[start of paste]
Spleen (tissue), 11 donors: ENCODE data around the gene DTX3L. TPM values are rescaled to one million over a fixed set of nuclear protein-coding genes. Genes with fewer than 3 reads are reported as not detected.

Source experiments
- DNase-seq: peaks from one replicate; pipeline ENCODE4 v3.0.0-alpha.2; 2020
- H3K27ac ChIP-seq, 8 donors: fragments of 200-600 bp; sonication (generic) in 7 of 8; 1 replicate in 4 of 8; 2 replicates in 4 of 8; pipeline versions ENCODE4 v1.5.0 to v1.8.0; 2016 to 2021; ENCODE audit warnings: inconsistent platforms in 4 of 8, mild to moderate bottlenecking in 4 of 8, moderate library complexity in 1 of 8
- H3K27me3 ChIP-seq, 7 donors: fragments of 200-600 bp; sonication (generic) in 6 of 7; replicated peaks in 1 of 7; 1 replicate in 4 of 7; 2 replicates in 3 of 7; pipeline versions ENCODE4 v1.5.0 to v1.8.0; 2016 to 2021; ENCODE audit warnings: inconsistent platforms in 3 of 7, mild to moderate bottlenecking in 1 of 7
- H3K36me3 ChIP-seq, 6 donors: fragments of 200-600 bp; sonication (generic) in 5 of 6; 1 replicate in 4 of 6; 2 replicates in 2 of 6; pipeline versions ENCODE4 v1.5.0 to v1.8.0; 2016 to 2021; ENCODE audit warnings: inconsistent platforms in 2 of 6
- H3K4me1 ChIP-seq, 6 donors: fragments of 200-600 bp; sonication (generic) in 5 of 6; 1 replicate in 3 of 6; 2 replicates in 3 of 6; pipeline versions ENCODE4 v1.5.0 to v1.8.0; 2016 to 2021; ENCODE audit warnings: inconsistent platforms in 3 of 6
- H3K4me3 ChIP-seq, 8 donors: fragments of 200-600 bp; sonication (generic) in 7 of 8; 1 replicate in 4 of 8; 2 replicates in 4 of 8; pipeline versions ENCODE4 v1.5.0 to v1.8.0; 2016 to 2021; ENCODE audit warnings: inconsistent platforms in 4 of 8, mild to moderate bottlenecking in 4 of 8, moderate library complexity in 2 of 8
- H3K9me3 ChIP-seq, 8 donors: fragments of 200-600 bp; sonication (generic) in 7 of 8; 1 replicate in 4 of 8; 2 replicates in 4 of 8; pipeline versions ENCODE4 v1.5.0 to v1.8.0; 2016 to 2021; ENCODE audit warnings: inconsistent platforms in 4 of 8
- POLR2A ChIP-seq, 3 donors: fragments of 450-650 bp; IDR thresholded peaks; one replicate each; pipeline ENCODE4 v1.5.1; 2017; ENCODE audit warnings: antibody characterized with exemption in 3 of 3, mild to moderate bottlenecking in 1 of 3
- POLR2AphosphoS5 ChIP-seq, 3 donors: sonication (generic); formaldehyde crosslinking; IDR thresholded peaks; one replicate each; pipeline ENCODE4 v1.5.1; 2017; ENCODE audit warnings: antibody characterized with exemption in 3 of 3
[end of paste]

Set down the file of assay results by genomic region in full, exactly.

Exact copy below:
Spleen (tissue), 11 donors: ENCODE data around the gene DTX3L. TPM values are rescaled to one million over a fixed set of nuclear protein-coding genes. Genes with fewer than 3 reads are reported as not detected.

Source experiments
- DNase-seq: peaks from one replicate; pipeline ENCODE4 v3.0.0-alpha.2; 2020
- H3K27ac ChIP-seq, 8 donors: fragments of 200-600 bp; sonication (generic) in 7 of 8; 1 replicate in 4 of 8; 2 replicates in 4 of 8; pipeline versions ENCODE4 v1.5.0 to v1.8.0; 2016 to 2021; ENCODE audit warnings: inconsistent platforms in 4 of 8, mild to moderate bottlenecking in 4 of 8, moderate library complexity in 1 of 8
- H3K27me3 ChIP-seq, 7 donors: fragments of 200-600 bp; sonication (generic) in 6 of 7; replicated peaks in 1 of 7; 1 replicate in 4 of 7; 2 replicates in 3 of 7; pipeline versions ENCODE4 v1.5.0 to v1.8.0; 2016 to 2021; ENCODE audit warnings: inconsistent platforms in 3 of 7, mild to moderate bottlenecking in 1 of 7
- H3K36me3 ChIP-seq, 6 donors: fragments of 200-600 bp; sonication (generic) in 5 of 6; 1 replicate in 4 of 6; 2 replicates in 2 of 6; pipeline versions ENCODE4 v1.5.0 to v1.8.0; 2016 to 2021; ENCODE audit warnings: inconsistent platforms in 2 of 6
- H3K4me1 ChIP-seq, 6 donors: fragments of 200-600 bp; sonication (generic) in 5 of 6; 1 replicate in 3 of 6; 2 replicates in 3 of 6; pipeline versions ENCODE4 v1.5.0 to v1.8.0; 2016 to 2021; ENCODE audit warnings: inconsistent platforms in 3 of 6
- H3K4me3 ChIP-seq, 8 donors: fragments of 200-600 bp; sonication (generic) in 7 of 8; 1 replicate in 4 of 8; 2 replicates in 4 of 8; pipeline versions ENCODE4 v1.5.0 to v1.8.0; 2016 to 2021; ENCODE audit warnings: inconsistent platforms in 4 of 8, mild to moderate bottlenecking in 4 of 8, moderate library complexity in 2 of 8
- H3K9me3 ChIP-seq, 8 donors: fragments of 200-600 bp; sonication (generic) in 7 of 8; 1 replicate in 4 of 8; 2 replicates in 4 of 8; pipeline versions ENCODE4 v1.5.0 to v1.8.0; 2016 to 2021; ENCODE audit warnings: inconsistent platforms in 4 of 8
- POLR2A ChIP-seq, 3 donors: fragments of 450-650 bp; IDR thresholded peaks; one replicate each; pipeline ENCODE4 v1.5.1; 2017; ENCODE audit warnings: antibody characterized with exemption in 3 of 3, mild to moderate bottlenecking in 1 of 3
- POLR2AphosphoS5 ChIP-seq, 3 donors: sonication (generic); formaldehyde crosslinking; IDR thresholded peaks; one replicate each; pipeline ENCODE4 v1.5.1; 2017; ENCODE audit warnings: antibody characterized with exemption in 3 of 3